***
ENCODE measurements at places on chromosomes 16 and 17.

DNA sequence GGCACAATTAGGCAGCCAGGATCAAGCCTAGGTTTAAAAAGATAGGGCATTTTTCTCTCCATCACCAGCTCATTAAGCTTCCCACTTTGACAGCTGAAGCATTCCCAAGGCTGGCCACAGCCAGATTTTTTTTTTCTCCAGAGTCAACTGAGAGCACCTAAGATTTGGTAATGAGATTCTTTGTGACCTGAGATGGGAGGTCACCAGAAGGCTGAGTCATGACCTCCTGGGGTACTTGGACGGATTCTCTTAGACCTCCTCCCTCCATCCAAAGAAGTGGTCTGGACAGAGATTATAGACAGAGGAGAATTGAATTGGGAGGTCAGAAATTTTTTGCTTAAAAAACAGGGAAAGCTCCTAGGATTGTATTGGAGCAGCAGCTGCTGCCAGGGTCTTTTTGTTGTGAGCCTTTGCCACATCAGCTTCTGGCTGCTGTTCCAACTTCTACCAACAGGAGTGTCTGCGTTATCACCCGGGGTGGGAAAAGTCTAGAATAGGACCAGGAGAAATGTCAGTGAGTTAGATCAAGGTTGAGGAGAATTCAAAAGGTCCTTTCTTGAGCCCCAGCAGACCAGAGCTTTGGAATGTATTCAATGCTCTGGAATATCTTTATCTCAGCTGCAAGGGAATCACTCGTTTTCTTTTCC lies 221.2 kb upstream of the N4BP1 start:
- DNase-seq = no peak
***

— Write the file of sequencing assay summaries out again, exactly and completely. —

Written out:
ENCODE measurements at places on chromosomes 16 and 17.

DNA sequence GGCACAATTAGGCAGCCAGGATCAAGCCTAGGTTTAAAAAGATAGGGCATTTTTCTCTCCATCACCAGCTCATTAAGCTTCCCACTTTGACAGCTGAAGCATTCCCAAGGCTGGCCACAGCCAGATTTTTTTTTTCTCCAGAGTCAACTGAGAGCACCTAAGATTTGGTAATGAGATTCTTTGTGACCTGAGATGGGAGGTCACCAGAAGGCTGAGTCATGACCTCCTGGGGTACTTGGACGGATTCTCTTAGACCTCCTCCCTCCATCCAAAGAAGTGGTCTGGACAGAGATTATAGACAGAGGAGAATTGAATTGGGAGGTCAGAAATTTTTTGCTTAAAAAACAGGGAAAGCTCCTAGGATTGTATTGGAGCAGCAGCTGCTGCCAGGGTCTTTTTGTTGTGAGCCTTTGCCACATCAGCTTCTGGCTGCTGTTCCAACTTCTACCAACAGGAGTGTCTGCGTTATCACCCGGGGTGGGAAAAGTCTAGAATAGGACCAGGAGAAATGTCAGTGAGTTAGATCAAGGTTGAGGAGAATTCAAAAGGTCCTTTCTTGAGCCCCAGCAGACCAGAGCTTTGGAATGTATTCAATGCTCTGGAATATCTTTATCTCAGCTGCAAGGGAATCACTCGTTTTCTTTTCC lies 221.2 kb upstream of the N4BP1 start:
- DNase-seq = no peak